Fungal waterways

For dverse.


House sits within its moat of rain water
where the salamander lives
and running grass green
and the cowshed where the toad
swims under the door
and the veil of raindrops dripping
from the eaves dripping in the attic
and inside the windows
and the places where it bubbles
up through the floor.

House sits full of the smell of water
cool and cold and we listen
to the patter on glass the rattle
down chimneys feel the stones slip
into some other world of water
and watery things.

Night is deep and well-dark
ditch-full of rain and the crow wind
and when the light returns
in the grass running down the green path
water-running will be the ragged
ghostly procession of white agaric
water-gorged and tasteless.

Published by

Jane Dougherty

I used to do lots of things I didn't much enjoy. Now I am officially a writer. It's what I always wanted to be.

33 thoughts on “Fungal waterways”

  1. 28 years ago, when we first bought our home, with it’s full basement, we constantly had flooding in the basement. We live at 1 foot above sea level, and water rules.After years of fighting it, we put in industrial sump pumps, and stayed dry for the last 20 years. Your piece is wonderful. I liked “night is deep and well-dark, ditch full of rain and the crow wind..” and “feel the stones slip into some other world of water.”

  2. This is so engrossing Jane, made me feel soggy and chilled. Excellent piece. I am sharing this interesting fact today: A “Armillaria Ostoyae” mushroom, in the Malheur National Forest, in the Strawberry Mountains of eastern Oregon, was found to be the largest fungal colony in the world, spanning an area of 3.5 square miles (2,200 acres; 9.1 km2).

    1. Thank you, David. I must get this weather out of my brain, but it’s hard when it’s in your face 24 hours a day!

      I cheated about the white agaric. They were growing in the grass all around the west side of the house until the deluge started a week ago and they’re all washed away now.

  3. Oh dear, jane, this is so close to home! We had our first flood the year I retired from teaching, I remember the bubbling through the floor, and we’re still trying to erase the signs. We used to have newts and frogs, but a salamander would have made it more cheerful. The most evocative lines for me are:
    ‘House sits full of the smell of water
    cool and cold and we listen
    to the patter on glass the rattle
    down chimneys…’
    the Dylanesque:
    ‘Night is deep and well-dark
    ditch-full of rain and the crow wind’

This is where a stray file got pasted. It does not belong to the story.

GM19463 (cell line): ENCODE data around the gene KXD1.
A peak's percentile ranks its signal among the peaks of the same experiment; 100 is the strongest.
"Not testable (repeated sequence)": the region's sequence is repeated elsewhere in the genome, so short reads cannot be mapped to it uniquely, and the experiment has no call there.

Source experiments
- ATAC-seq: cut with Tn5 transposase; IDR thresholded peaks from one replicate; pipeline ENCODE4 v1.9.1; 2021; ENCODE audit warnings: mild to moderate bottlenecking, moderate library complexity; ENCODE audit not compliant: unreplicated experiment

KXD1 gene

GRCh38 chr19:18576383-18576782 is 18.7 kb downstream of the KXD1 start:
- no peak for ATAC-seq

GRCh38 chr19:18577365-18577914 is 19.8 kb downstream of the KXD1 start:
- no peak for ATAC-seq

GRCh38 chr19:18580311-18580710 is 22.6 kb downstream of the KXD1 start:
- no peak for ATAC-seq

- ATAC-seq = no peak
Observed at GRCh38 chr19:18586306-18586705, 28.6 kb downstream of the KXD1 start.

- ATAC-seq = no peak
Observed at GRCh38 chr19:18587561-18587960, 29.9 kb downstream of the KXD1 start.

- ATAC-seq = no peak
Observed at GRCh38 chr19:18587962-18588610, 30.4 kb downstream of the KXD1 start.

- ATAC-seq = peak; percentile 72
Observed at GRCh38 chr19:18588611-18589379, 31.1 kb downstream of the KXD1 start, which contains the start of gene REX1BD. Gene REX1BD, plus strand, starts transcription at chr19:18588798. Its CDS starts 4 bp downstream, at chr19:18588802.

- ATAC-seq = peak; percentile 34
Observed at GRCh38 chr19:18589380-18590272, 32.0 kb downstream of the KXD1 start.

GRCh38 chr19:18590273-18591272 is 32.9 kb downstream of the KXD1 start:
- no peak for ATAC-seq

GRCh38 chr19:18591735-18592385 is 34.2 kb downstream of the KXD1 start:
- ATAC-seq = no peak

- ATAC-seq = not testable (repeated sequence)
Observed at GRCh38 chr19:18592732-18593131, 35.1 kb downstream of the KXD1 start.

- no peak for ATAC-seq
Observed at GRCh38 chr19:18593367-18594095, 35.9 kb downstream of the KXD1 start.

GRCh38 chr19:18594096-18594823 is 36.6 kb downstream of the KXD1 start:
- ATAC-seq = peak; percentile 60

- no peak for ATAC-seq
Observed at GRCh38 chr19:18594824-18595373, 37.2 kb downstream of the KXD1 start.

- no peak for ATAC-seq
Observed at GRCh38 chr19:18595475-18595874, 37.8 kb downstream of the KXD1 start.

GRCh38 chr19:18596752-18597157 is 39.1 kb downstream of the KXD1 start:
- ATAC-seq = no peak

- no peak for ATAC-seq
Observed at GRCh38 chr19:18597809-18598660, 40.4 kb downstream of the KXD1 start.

and the
    ‘ghostly procession of white agaric
    water-gorged and tasteless.’
    I think my porridge has curdled!

    1. I’m sorry if it brought back unpleasant memories, Kim! We’ve slipped so far away from our notions of reasonable comfort that We’re getting used to is. The water through the tiles in the bedroom has gone down and we’re dry again though I don’t know why, since it is still pouring and outside is like the Passchendaele. Some happy law of hydrodynamics. I hope your house is water tight now!

  4. This brings to mind when I was visiting a textile mill for the company that employed me at the time and found mushrooms growing on the rug in the motel room. It makes me feel creepily damp all over again. I hope you get a raft of sunny days soon! (K)

    1. Thanks. It’s a structural problem, and in one way, it makes us feel more in tune with what’s going on outside. In another, it’s a way we’d rather not know about in that much detail!

      1. Do you think the people who have got their house just where and how they want it, with the outside firmly outside and out of sight, and the central heating and air conditioning inside, are really as content with it as they claim? I reckon they can’t be, because they’re the people who change their kitchen and bathroom every couple of years.

  5. Lots of margins on this Earth, and cold and wet is tropical compared to abyssal vents or permafrost … hard to get to those places, but thanks for taking us two doors down below.

  6. Oh so masterfully descriptive, even as I sit huddled inside my apartment listening to the sound of water dripping in your poem and “feel the stones slip/into some other world of water.” beautifully penned, Jane.

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